• You will be instructed to fast before the procedure depending on the type of anesthesia you will be recieving. 

During The Surgery

  • An intravenous (IV) line may be started in your arm or hand and a urinary catheter may be inserted.
  • Your heart rate, blood pressure (BP), breathing, and blood oxygen level (SpO2) will be continuously monitored during the surgery.
  • The surgical site will be cleaned with an antiseptic solution.
  • The surgeon will make an incision (cut) to gain access to the patella (kneecap). In the traditional technique, an 8-10 inches incision is made, and in the minimally invasive technique, it is 4-5 inches long.
  • Once your knee is open, the surgeon rotates the patella (knee cap) outside the knee area. This gives access to view the surgical area.
  • The femur (thighbone) is the first bone that is resurfaced. Once the knee joint is exposed, special instruments are used to make precise cuts after measuring the bone.
  • The damaged bone and cartilage from the end of the femur are cut away. The end of the femur is cut away to place the first artificial component, the femoral component, using bone cement to seal it in place.
  • The surgeon next resurfaces the shin bone (tibia). The damaged part is removed and the metal and plastic tibial component is fixed.
  • The bottom portion of the implant (tibial tray), is fitted to the tibia and secured into place using bone cement.
  • Later, a metal-grade plastic is placed in between, which acts as a buffer. This provides support when you blend and flex your knee.
  • Then, the patella is placed into its normal position.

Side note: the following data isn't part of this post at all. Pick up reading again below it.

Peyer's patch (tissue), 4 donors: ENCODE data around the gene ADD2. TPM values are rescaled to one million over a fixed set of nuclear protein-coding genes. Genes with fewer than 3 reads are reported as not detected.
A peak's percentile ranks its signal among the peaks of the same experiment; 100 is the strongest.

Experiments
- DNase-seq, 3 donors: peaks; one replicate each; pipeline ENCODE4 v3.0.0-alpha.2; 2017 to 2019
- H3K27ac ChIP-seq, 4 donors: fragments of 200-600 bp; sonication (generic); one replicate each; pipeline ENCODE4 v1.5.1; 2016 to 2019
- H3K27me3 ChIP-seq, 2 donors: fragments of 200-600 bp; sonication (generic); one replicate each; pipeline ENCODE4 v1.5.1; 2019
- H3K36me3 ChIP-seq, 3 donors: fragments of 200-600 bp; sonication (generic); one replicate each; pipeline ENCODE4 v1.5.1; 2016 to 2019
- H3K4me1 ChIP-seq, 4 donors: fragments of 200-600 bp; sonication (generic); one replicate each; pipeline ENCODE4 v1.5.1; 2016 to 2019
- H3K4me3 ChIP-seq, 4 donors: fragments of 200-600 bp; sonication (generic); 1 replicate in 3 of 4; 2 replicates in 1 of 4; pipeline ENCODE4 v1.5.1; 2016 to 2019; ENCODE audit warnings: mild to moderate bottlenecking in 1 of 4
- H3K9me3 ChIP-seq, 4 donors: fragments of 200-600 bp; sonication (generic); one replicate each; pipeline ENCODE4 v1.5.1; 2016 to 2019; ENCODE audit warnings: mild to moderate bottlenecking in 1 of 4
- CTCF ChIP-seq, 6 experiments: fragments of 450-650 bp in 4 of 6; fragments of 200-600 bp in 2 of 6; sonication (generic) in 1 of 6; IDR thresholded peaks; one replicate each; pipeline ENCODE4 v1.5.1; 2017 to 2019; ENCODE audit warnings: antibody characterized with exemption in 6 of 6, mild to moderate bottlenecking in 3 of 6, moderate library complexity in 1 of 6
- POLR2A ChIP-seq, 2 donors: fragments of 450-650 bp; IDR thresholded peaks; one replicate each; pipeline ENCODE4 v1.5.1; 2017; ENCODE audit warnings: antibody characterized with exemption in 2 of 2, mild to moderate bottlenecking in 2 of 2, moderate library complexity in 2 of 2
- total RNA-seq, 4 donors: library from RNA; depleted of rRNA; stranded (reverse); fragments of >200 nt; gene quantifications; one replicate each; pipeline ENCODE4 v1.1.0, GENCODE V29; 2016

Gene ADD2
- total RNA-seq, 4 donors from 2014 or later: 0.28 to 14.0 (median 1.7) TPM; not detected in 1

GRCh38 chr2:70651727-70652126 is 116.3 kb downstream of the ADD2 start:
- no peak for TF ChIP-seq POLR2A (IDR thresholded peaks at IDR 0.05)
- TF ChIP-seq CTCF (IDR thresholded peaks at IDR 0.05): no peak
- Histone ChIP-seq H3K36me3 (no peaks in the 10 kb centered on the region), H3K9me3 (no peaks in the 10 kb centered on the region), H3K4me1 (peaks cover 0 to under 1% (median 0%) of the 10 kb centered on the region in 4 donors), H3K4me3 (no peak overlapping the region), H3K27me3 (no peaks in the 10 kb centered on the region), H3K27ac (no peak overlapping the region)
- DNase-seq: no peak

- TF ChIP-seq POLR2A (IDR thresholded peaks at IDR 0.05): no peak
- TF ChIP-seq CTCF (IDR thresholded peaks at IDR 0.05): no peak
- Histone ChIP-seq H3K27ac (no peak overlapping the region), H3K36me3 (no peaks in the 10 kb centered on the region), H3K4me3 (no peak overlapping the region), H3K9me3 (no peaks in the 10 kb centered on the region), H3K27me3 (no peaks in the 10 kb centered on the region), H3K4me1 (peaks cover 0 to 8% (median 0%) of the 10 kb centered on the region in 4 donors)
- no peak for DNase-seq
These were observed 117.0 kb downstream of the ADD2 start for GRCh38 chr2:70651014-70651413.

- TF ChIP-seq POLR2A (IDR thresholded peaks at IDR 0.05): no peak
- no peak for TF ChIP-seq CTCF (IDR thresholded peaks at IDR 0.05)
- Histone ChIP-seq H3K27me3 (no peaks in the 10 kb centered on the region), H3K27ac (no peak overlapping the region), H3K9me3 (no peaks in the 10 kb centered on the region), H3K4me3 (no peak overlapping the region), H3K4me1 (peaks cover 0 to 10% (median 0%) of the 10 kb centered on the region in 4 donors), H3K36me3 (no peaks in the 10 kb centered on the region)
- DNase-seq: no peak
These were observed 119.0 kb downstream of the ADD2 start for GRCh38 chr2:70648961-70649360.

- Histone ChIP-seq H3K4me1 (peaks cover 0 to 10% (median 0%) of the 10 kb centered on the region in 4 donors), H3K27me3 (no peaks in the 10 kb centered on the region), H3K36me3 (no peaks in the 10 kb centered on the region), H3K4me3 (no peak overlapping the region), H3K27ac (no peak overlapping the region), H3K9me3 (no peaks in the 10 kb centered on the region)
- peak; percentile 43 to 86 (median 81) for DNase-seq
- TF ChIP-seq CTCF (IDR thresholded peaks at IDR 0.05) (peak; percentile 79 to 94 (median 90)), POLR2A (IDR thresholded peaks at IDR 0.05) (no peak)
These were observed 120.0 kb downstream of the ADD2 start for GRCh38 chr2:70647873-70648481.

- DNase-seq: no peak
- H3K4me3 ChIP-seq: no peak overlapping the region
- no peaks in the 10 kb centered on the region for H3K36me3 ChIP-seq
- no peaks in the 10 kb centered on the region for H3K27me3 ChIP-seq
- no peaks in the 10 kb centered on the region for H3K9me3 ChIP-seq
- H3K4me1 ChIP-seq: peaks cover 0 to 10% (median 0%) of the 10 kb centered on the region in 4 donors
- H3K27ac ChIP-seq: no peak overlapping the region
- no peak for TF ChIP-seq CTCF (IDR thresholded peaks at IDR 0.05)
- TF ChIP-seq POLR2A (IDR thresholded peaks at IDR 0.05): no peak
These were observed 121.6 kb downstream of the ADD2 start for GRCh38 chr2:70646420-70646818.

• Your surgeon will bend and flex the knee to ensure the implant is working correctly.
  • The incision is then closed with stitches or staples and then bandaged. 

After the Surgery

You will be taken to a recovery room, and your vitals will be monitored until you are stable. (pulse rate, blood pressure, body temperature, respiratory rate). Your physical therapy sessions will start the next day of your surgery, and you may be hospitalized for another 2 to 3 days, depending on your recovery rate. . It may take up to 12 months for you to fully recover and get back to your normal activities. However, most patients may resume their daily activities and return to work within 6 months following the surgery.


Total knee replacement has become a common procedure in various parts of the world. A 2019 study found that 82% of complete knee replacements remain functioning even after 25 years of placement. The majority of people’s physical activity levels have improved as a result of this procedure. Our skilled orthopedic surgeons at Medfin perform the latest surgical techniques and can guide you on all aspects of the procedure.

Disclaimer: The content on this site is the copyright of Medfin and is intended for informational and educational purposes only. This should not be considered as a substitute for medical and surgical expertise. Results from any treatments or surgeries are subjective to an individual patient and the type of procedure/surgery performed. Please seek professional help regarding any medical concerns. Medfin will not be responsible for any act or omission arising from the interpretation of the content present on this page.

Author: Medfin Medfin is the future of surgical care, that’s been helping people get access to the latest day-care procedures and top doctors at the most affordable costs.